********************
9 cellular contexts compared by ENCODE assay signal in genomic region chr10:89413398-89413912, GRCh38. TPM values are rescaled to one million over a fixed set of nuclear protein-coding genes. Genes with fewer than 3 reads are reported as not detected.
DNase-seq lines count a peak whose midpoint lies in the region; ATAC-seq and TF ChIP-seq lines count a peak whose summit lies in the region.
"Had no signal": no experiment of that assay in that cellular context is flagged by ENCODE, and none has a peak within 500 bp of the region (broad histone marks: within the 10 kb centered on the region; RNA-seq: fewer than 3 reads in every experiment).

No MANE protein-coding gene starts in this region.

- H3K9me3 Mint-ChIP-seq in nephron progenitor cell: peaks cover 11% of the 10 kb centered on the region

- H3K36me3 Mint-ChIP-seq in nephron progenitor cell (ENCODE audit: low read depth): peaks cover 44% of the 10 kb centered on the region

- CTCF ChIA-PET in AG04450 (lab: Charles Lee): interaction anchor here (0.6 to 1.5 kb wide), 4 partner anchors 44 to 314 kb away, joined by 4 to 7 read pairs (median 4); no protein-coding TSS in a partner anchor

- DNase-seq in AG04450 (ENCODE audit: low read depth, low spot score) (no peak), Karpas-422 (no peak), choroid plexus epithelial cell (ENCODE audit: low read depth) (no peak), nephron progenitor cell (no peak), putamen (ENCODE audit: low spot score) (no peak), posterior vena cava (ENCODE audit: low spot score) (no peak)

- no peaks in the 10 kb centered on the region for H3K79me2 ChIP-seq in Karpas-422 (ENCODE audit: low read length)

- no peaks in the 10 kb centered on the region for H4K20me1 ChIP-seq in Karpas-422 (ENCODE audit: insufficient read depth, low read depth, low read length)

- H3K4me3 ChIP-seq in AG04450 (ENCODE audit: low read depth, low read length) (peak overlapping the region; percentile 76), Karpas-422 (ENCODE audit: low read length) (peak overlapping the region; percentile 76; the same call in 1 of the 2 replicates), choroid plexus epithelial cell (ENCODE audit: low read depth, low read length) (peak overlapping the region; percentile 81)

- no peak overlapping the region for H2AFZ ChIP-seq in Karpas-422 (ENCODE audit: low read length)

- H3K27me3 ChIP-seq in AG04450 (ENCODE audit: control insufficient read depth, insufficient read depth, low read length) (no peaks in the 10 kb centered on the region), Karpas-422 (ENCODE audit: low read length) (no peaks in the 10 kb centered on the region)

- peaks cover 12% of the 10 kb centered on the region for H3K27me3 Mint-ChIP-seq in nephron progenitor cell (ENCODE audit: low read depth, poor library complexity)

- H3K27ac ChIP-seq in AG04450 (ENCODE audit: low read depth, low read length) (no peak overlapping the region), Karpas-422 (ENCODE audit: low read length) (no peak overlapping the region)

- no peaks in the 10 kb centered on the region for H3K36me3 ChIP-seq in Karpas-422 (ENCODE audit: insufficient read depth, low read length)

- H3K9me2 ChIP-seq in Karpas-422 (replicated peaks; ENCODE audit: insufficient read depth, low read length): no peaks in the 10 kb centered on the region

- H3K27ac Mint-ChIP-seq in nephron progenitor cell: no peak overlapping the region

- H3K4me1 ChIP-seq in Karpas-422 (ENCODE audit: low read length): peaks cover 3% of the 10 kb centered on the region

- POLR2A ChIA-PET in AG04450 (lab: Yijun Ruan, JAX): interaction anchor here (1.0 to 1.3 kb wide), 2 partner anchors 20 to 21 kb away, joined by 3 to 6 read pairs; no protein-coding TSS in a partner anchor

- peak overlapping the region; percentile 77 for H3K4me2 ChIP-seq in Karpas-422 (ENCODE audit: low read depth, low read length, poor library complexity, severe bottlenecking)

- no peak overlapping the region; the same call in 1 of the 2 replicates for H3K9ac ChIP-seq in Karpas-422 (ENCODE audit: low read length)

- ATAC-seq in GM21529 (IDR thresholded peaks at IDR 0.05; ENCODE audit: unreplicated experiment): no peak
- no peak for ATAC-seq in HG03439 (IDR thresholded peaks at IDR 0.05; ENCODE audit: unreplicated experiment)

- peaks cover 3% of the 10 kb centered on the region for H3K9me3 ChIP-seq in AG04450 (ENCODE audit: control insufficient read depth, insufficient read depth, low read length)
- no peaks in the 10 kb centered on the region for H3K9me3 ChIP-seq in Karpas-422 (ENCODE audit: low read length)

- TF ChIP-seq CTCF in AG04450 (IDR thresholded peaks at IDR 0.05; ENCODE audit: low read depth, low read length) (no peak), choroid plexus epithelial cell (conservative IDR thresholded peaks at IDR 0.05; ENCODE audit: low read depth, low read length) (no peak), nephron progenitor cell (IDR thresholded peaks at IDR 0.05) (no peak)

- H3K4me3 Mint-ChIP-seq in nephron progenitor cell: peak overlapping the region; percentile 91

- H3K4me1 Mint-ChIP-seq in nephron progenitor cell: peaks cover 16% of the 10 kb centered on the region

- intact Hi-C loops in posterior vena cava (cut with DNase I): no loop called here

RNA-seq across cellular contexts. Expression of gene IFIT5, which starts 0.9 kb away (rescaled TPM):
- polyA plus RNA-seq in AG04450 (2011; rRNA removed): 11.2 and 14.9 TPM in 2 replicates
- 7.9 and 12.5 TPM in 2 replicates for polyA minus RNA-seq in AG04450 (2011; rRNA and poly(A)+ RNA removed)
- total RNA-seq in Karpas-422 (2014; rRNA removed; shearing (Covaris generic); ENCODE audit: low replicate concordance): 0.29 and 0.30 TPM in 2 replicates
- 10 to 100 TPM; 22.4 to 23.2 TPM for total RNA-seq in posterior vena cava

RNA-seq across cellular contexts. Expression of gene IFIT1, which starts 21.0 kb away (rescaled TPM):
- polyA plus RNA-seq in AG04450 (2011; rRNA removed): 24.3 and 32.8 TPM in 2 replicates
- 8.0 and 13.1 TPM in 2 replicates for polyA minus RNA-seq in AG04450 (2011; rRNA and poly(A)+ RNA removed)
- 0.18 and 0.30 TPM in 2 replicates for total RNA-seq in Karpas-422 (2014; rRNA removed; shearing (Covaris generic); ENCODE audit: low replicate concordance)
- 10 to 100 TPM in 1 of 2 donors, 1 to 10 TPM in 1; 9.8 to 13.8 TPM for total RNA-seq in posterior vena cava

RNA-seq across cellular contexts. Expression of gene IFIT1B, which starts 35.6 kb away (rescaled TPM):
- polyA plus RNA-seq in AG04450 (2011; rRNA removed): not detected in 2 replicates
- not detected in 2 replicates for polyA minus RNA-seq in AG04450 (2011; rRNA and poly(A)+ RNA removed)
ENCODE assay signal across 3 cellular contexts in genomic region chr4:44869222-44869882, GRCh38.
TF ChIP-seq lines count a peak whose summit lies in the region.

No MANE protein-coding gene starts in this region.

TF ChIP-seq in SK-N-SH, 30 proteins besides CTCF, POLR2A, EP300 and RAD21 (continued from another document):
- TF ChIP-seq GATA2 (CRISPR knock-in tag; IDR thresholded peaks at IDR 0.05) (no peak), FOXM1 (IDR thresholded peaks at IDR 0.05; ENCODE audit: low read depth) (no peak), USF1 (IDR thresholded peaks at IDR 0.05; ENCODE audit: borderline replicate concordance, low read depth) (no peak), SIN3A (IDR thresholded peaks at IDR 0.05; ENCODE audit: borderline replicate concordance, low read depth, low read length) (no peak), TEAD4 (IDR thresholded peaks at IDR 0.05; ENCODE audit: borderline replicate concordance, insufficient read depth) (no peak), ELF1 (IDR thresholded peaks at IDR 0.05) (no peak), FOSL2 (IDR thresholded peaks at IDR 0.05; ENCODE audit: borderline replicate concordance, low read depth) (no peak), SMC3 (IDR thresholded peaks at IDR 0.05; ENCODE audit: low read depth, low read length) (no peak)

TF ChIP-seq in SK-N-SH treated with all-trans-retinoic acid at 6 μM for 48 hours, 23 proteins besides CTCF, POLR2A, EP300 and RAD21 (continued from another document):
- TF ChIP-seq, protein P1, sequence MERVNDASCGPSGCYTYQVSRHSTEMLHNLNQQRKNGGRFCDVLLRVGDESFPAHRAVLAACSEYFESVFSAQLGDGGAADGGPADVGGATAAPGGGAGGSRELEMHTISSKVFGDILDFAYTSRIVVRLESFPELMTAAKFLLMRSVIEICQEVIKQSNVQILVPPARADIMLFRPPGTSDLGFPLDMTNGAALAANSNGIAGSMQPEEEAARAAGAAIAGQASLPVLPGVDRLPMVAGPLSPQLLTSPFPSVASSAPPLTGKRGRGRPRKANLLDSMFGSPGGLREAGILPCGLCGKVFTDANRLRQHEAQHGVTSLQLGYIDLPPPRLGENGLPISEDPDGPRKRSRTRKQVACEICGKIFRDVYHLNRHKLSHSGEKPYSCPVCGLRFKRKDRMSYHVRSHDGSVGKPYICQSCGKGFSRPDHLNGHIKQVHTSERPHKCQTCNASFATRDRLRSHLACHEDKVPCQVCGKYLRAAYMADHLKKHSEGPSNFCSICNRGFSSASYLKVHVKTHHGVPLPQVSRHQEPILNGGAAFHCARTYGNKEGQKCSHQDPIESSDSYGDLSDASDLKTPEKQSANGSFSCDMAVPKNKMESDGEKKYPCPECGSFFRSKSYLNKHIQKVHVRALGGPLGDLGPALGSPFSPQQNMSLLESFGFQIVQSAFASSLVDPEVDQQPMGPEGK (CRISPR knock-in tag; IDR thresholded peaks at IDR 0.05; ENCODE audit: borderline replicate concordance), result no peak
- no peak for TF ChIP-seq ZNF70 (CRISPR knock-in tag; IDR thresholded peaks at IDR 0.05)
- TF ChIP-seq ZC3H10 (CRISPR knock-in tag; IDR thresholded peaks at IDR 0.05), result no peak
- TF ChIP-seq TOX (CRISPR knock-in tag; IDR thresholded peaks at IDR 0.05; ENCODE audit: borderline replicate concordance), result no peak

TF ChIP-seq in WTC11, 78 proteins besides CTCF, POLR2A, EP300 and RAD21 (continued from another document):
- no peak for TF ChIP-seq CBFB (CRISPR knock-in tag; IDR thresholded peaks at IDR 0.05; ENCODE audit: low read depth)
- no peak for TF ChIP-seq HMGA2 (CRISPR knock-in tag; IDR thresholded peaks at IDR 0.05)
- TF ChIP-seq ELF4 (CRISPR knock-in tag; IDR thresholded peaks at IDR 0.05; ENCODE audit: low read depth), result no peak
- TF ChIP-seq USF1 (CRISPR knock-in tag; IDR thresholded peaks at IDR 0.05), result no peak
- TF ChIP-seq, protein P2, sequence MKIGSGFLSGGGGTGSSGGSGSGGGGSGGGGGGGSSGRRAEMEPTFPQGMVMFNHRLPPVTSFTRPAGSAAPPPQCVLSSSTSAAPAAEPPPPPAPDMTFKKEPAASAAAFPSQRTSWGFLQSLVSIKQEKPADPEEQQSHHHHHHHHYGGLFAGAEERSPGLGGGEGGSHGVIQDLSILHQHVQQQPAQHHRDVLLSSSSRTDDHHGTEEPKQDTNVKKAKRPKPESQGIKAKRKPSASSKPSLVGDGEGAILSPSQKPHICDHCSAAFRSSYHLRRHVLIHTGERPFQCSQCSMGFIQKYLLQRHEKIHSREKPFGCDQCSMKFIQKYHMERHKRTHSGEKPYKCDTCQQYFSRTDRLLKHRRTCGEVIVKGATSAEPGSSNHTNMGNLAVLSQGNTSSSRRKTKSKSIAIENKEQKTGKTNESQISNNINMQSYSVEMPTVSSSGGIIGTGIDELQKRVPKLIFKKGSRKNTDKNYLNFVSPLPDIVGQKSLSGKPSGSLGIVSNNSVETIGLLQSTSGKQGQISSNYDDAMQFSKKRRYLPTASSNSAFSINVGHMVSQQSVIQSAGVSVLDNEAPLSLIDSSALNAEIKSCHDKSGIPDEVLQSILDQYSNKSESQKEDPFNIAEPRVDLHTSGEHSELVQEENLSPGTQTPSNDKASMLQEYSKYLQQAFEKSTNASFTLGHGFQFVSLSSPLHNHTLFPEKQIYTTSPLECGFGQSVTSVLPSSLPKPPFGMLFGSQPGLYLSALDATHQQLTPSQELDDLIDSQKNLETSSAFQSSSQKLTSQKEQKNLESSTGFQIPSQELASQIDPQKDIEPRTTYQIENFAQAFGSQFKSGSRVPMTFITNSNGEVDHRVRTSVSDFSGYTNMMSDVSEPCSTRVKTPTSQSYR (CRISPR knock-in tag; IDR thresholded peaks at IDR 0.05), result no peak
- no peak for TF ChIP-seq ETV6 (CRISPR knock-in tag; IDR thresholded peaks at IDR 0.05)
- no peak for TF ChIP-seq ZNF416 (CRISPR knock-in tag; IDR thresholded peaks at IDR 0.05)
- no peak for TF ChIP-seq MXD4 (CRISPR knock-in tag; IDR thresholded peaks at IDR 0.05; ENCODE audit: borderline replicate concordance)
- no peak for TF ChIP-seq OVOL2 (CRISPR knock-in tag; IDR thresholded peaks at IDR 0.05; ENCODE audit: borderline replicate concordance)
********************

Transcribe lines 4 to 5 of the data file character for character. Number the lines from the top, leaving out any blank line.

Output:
No MANE protein-coding gene starts in this region.

- H3K9me3 Mint-ChIP-seq in nephron progenitor cell: peaks cover 11% of the 10 kb centered on the region